U.S. Education Sec. calls Texas Gov. Greg Abbott's anti-vaccine order 'appalling'

Sharon Epperson joins Closing Bell with some moments from her interview with U.S. Education Secretary Miguel Cardona, where he condemned Texas Gov. Greg Abbott's new executive order banning vaccine mandates. For access to live and exclusive video from CNBC subscribe to CNBC PRO: https://cnb.cx/2NGeIvi

U.S. Education Secretary Miguel Cardona said that he disagrees with Texas Gov. Greg Abbott’s move to ban nearly any coronavirus vaccine mandates in the state.

That’s because the move will affect children in both public and private schools in the state, some of whom are not yet eligible to be vaccinated themselves.

“Yes, I think the Governor is off,” Cardona told CNBC’s Sharon Epperson in a Tuesday interview. “That’s why our Office for Civil Rights is investigating how those actions could be potentially discriminating against students’ rights to public education.”

Gov. Abbott issued the broad executive order on Monday making it voluntary for those eligible to get the vaccine against Covid-19 in Texas. The action was prompted by the Biden administration’s federal vaccine mandate, which requires companies with more than 100 employees to make sure their workers are fully vaccinated or regularly tested.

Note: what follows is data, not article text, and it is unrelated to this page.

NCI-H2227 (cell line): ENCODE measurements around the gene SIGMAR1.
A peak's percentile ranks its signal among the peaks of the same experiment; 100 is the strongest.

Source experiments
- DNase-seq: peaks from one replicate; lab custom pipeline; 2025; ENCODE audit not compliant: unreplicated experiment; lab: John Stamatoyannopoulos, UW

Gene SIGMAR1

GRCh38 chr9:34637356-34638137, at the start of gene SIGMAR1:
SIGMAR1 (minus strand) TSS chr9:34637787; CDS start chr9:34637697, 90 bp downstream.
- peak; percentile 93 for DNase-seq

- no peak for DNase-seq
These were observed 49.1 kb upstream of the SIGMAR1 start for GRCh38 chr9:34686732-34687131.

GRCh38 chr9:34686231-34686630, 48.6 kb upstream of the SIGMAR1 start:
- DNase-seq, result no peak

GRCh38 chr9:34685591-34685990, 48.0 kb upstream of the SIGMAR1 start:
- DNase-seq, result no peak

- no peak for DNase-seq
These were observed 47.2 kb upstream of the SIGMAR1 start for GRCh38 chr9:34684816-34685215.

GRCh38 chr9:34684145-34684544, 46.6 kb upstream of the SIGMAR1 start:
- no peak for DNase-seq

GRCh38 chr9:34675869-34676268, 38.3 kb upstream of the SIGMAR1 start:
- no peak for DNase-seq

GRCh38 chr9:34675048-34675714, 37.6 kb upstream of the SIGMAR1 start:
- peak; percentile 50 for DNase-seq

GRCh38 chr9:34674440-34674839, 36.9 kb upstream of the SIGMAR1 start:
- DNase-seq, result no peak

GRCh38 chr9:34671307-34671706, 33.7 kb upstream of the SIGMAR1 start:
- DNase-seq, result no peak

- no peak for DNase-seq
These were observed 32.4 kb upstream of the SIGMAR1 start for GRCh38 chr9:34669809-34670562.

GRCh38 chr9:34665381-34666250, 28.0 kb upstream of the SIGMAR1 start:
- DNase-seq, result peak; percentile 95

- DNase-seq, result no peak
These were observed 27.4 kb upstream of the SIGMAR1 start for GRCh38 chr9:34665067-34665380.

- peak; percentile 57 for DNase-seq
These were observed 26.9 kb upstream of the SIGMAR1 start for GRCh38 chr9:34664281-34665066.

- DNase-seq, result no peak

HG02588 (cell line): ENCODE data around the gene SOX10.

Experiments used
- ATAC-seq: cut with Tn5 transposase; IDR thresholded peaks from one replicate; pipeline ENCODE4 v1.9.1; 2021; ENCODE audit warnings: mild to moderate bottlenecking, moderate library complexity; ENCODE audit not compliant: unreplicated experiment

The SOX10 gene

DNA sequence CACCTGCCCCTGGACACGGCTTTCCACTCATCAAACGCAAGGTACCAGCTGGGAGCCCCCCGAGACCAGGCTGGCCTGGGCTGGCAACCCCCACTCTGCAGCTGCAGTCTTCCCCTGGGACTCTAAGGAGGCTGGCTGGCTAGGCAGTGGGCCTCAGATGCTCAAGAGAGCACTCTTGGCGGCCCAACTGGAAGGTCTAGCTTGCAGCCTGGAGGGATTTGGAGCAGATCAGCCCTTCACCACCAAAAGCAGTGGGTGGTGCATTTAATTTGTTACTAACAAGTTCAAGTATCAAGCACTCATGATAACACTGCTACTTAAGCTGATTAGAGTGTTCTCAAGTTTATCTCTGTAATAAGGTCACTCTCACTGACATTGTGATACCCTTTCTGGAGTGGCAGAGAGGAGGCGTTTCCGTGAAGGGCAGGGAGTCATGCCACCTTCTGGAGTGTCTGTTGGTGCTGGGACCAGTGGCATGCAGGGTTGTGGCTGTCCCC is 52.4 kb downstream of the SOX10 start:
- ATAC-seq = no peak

The Department of Education in August launched civil rights investigations in five states — Iowa, Oklahoma, South Carolina, Tennessee and Utah — that had banned mask mandates, questioning if such measures discriminate against children with disabilities who may be more likely to be hospitalized with Covid-19. It initiated an investigation against Texas for the same reason in September.

“It’s appalling that we’re talking about debating whether or not to protect children,” said Cardona. “We know the science; we know it spreads easier when you don’t have masks. We know vaccines save lives.”

Cardona noted that hospitalizations of children due to Covid-19 have been higher in places that have barred mandates for wearing masks and being vaccinated. It also puts teachers and their families at risk unnecessarily, he said.

“Protecting our educators and honoring them by saying we are going to protect your workspace by requiring what we know works,” he said. “That’s so basic.”

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